PORTLAND – Tony Award-winning lighting designer Christopher Akerlind rarely works in the city he calls home.
The Portland resident helped Good Theater a few years ago with a show at the St. Lawrence Arts Center, where Akerlind serves as a board member. Otherwise, he hasn’t worked professionally in Portland since he left his stint as co-artistic director at Portland Stage Company in 1998.
In the years since, his career has taken him around the country and overseas. He’s been honored with, and nominated for, the most prestigious industry awards for his work on Broadway hits such as “The Light in the Piazza” and “Porgy and Bess,” and books his schedule a year in advance.
This week, the visual evidence of Akerlind’s skills will be on view in the PORTopera production of “La Boheme,” which opens Wednesday and continues through Sunday at Merrill Auditorium. Akerlind, who lives on Munjoy Hill, designed the lighting for the company’s new production of the classic Puccini opera.
A lighting designer can set the mood for a show by choosing how to illuminate the action on stage. Decisions about the use of color, direct spots, overhead lights or backlights, among other things, affect how an audience interprets what it is seeing.
“He sits there and works his magic,” said PORTopera artistic director Dona D. Vaughn. “He makes the whole stage and the characters come to life with a dimension that is not often seen. He’s a great lighting designer, and we are thrilled to have him.”
“I rarely get to work in Portland anymore,” Akerlind lamented before a dress rehearsal this week. “I’m usually not available. But this week is the exception, and I’m very grateful for the opportunity.”
Akerlind, 51, approached Vaughn after watching last year’s PORTopera production of “Madame Butterfly.” He loved the show and appreciated the talents of the singers on stage, but didn’t love that PORTopera rented sets for the production.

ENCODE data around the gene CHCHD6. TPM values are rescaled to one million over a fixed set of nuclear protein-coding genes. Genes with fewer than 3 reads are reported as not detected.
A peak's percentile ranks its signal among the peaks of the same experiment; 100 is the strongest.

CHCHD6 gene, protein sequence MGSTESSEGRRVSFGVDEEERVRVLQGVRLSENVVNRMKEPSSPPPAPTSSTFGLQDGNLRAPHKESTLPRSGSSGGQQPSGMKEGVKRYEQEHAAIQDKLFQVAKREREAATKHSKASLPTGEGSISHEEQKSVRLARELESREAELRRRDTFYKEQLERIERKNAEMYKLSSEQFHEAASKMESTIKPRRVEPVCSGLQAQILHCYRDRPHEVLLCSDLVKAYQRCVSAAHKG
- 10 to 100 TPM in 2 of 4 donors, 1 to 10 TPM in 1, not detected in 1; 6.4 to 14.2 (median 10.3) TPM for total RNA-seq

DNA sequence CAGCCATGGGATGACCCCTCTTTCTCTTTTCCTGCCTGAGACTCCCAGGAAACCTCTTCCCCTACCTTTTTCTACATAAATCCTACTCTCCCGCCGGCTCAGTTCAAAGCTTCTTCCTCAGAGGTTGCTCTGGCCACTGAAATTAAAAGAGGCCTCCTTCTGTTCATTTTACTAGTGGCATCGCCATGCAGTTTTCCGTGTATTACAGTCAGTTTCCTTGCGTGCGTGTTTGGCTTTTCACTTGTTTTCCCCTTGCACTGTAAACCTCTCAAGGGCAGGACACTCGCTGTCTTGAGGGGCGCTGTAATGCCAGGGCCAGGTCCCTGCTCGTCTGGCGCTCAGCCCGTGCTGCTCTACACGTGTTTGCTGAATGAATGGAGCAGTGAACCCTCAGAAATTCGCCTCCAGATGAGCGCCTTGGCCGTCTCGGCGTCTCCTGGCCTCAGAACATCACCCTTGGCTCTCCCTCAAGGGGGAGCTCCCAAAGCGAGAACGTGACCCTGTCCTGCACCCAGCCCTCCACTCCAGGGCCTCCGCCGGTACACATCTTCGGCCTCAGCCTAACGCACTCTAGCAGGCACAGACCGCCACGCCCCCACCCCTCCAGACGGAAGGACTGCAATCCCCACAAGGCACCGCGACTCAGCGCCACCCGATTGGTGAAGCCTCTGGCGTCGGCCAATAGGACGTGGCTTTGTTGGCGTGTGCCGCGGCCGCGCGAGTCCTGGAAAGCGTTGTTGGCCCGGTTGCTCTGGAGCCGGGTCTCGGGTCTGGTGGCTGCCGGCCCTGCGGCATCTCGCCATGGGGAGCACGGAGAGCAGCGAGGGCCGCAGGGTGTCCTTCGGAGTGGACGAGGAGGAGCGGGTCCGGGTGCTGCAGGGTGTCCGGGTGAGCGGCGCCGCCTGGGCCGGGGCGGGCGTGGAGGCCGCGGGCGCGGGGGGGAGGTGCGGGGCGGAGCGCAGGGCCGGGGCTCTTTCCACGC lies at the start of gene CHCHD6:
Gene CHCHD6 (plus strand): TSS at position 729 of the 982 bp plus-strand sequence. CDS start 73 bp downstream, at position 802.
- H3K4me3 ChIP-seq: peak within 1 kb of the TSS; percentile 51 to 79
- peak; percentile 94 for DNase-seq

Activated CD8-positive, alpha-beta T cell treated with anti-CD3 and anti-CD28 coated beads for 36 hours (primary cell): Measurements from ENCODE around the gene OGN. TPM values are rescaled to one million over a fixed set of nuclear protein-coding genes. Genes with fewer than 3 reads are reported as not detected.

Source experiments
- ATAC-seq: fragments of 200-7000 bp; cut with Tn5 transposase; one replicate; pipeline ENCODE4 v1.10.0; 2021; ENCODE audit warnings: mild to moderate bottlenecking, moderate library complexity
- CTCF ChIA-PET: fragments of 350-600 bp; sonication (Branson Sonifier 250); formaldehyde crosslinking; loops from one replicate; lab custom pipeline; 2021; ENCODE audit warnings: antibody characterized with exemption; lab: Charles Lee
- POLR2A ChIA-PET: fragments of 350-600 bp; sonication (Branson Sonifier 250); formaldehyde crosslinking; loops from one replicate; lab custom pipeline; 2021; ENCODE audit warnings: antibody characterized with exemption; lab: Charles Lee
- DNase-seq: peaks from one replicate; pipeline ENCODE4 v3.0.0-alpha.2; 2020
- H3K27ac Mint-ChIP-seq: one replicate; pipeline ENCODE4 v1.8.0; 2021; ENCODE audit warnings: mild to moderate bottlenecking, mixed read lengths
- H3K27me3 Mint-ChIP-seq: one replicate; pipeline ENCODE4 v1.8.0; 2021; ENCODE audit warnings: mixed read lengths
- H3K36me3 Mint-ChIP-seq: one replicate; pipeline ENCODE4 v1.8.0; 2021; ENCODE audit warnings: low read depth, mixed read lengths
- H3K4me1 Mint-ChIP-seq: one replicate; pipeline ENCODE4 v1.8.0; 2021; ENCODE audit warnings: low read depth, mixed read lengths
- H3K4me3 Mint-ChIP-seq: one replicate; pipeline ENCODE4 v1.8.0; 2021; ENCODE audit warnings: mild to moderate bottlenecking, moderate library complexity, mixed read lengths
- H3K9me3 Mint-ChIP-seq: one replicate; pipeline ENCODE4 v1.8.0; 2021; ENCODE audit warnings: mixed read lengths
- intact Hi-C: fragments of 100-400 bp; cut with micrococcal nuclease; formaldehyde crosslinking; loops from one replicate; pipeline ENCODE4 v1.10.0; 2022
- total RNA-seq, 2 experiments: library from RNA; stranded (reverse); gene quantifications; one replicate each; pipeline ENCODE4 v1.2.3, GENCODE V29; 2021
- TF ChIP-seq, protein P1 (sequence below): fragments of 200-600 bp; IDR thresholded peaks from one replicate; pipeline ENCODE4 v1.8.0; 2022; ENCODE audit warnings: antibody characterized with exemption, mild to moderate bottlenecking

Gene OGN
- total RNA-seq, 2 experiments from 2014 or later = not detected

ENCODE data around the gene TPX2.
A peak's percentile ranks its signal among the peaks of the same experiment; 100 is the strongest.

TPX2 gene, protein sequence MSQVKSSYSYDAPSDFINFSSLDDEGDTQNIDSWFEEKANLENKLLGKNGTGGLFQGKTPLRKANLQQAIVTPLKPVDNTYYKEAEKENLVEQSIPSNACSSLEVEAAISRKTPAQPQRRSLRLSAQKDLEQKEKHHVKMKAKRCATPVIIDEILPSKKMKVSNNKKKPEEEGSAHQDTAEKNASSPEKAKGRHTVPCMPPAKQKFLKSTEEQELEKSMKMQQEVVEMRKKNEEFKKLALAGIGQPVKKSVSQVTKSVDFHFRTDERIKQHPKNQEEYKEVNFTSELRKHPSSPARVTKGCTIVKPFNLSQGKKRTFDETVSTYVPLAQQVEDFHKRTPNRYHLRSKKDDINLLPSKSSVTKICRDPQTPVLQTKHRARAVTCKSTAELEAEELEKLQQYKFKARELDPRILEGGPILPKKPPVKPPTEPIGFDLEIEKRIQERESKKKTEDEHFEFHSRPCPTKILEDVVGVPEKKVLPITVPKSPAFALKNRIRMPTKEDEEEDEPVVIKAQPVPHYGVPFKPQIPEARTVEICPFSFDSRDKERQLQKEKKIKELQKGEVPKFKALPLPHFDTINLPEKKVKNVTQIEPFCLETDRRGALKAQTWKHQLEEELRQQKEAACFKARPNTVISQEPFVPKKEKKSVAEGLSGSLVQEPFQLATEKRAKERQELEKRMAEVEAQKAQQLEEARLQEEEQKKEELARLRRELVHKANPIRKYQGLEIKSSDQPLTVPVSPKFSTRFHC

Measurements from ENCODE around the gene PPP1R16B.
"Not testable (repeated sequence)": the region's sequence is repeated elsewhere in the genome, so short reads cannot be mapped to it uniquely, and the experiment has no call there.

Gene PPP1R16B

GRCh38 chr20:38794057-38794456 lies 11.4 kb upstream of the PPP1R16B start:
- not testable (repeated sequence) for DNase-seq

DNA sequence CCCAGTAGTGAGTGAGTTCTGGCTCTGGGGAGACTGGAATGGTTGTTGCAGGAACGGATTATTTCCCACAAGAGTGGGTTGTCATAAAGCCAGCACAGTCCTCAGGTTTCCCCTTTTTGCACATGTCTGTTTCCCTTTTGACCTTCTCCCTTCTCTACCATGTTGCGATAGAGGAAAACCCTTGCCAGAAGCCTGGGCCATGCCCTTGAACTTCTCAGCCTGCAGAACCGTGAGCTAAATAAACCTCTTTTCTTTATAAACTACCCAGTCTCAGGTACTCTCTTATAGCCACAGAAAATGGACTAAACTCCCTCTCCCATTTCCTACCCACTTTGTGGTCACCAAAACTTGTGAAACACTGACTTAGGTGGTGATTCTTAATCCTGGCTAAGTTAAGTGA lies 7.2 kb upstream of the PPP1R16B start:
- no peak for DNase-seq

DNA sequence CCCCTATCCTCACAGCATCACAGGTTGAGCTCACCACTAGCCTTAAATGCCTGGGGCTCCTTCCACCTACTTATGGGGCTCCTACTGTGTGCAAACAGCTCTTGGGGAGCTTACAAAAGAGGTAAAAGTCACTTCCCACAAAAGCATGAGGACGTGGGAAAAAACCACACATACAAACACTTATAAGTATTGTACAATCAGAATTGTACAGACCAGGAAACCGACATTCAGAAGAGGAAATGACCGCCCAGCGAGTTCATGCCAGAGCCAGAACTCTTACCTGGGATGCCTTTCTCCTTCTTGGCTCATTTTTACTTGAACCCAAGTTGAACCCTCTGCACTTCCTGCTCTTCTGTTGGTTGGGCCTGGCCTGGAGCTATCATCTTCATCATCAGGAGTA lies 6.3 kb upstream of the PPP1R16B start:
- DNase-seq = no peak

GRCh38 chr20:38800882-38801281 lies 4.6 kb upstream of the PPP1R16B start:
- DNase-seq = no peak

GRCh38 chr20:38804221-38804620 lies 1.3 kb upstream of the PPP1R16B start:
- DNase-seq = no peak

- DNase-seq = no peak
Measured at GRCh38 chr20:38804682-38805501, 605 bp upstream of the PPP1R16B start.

Many theater and opera companies rent sets because it’s cost-efficient. Akerlind believed PORTopera deserved better, because rented sets sometimes create what he called “an energy lag” by diminishing the unique characteristics of a performance and failing to distinguish one production from another.
He recruited scenic designer Judy Gailen, a Portland-based professional designer who teaches at Bowdoin College in Brunswick and studied theater with Akerlind at Yale School of Drama. Together, they approached Vaughn with a proposal to give the local designers a chance to come up with lights and a set unique to PORTopera.
“I’m a big proponent of uniqueness in theater,” Akerlind said. “I told Dona, ‘I promise you we can do a unique production with your available resources.’“
Vaughn, who has wanted to work with Akerlind since she learned he lived in Portland, jumped at the chance. She had offered him lighting design work with PORTopera before, but his schedule never meshed with the opera company.
His ability to work on “La Boheme” was “just about the most thrilling news I have had in a long time,” she said.
With Vaughn’s direction, Gailen designed a minimal set that suggests Paris in the early 20th century. The opera was written for Paris a century earlier, but Vaughn updated the setting so the action takes place during the height of the Modernist movement.